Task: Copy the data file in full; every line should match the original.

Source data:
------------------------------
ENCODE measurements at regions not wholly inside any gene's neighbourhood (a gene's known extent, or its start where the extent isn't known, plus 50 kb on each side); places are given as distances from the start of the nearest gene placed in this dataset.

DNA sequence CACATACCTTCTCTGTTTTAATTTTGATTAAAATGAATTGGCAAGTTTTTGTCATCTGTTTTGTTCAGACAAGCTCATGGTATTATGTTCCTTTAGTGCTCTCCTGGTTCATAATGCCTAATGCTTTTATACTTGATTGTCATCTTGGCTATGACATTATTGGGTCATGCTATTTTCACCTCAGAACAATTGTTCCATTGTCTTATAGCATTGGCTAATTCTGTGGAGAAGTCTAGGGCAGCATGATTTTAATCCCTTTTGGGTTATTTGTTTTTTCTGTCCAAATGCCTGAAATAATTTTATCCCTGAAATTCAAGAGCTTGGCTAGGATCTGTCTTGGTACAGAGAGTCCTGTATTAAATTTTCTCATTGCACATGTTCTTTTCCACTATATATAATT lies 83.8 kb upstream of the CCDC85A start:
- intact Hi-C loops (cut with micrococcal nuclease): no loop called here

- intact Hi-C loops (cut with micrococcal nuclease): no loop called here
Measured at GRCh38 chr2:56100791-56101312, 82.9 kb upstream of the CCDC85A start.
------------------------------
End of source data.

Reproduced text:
ENCODE measurements at regions not wholly inside any gene's neighbourhood (a gene's known extent, or its start where the extent isn't known, plus 50 kb on each side); places are given as distances from the start of the nearest gene placed in this dataset.

DNA sequence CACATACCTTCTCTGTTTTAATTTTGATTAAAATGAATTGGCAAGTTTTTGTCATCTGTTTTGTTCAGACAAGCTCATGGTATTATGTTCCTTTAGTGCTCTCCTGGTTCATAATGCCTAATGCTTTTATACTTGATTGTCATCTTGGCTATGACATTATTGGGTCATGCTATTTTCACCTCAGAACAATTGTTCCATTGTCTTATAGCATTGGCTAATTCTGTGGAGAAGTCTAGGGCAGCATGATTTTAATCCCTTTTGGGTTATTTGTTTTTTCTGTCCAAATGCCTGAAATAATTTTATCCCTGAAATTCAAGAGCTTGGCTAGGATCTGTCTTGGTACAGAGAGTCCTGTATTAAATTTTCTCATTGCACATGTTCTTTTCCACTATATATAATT lies 83.8 kb upstream of the CCDC85A start:
- intact Hi-C loops (cut with micrococcal nuclease): no loop called here

- intact Hi-C loops (cut with micrococcal nuclease): no loop called here
Measured at GRCh38 chr2:56100791-56101312, 82.9 kb upstream of the CCDC85A start.